I have called such an organization a self-help corporation as described in Discretionary Time and Money. Perhaps a better term would be a self-help cooperation. The examples below can employ this same organizational principle.




The Mississippi River drainage starts as every small flow of water within the area drained. It is the same pattern as the roots of a plant reaching out into the soil. It is more productive to intercept the waste and use it higher in the system. We will get a larger increase in biological productivity by using the waste all over the drainage than we will waiting to use the concentrated waste at the end of the stream. Where the water flows is also our best opportunity to create edge. Increasing edge is the key to increasing the diversity of organisms participating. It is a process of restoring habitat.

An excellent place to build small wet lands is where each tributary joins with a larger stream. Low areas that flood during heavy rains can be planted to grasses and trees. These plantings will slow the flow of water, capture sediment, and take up any nutrient run off in the growing plants.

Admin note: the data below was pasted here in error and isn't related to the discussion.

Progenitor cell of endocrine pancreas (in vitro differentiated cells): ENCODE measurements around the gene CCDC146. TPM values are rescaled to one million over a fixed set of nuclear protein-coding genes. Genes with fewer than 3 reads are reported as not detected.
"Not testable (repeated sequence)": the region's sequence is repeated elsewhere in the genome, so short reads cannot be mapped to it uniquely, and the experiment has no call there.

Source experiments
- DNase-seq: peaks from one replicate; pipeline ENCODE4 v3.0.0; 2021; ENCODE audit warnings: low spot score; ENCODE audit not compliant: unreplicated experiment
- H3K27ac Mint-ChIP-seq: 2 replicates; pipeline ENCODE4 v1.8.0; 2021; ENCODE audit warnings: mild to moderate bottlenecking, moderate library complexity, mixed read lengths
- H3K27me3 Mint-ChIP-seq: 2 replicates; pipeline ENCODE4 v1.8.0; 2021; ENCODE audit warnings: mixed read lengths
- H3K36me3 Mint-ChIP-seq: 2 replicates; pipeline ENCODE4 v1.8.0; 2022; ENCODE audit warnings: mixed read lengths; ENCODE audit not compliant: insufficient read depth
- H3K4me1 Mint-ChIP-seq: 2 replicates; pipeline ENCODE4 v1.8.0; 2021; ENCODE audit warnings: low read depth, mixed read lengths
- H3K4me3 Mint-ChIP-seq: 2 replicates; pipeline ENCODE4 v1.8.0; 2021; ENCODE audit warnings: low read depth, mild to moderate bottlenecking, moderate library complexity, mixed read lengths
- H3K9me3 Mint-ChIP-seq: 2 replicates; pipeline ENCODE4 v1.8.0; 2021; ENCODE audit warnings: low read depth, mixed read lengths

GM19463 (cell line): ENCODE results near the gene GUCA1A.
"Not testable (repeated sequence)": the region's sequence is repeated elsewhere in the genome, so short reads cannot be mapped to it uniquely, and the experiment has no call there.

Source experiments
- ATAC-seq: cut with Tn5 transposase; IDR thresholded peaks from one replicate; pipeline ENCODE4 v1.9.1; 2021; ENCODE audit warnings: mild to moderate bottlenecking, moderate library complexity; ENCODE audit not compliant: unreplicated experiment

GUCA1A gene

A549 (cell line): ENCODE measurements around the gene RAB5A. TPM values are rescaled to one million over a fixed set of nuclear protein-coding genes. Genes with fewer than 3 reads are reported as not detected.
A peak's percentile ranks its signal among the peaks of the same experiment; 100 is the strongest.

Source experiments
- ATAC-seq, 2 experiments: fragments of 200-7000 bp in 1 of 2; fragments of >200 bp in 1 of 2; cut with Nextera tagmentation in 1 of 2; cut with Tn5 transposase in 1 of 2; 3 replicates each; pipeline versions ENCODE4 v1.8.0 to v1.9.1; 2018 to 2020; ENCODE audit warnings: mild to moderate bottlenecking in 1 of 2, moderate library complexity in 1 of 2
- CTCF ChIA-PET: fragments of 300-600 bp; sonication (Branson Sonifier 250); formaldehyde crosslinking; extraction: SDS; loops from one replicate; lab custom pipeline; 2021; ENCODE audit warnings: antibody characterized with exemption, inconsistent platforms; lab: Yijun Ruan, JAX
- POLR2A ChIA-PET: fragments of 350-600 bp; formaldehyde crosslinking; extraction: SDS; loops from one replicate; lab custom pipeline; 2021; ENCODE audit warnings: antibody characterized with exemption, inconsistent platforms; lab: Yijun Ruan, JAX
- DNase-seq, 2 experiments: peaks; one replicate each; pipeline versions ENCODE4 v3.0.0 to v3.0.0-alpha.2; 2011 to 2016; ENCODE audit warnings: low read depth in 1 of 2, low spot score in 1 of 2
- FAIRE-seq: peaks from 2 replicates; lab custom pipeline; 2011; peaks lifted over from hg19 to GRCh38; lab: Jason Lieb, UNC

Leading into streams we can plant fast growing, water loving trees into a pasture on a spacing that allows grass to grow under them. The trees can then be coppiced (4) on a rotational basis. When the trees are cut there will be more grass to be grazed or cut for hay. The trees will grow back rapidly from the stumps tying up carbon as they grow. The continuous supply of wood and hay can be used as firewood, animal feed and animal bedding. In this way we maximize the carbon pulled from the atmosphere and maximize the use of waste nutrients before they enter the drainage.

What I have described in the previous paragraph is a continuous succession. When we cut the trees the pasture species will have the advantage and will store carbon in the soil. The growing trees will then pull additional carbon out of the atmosphere. The rapid growth of young trees absorbs more carbon than a stand of mature trees. This system will provide a continuous supply of hay and wood without the need for fertilizers or pesticides. It will also provide habitat for many other species.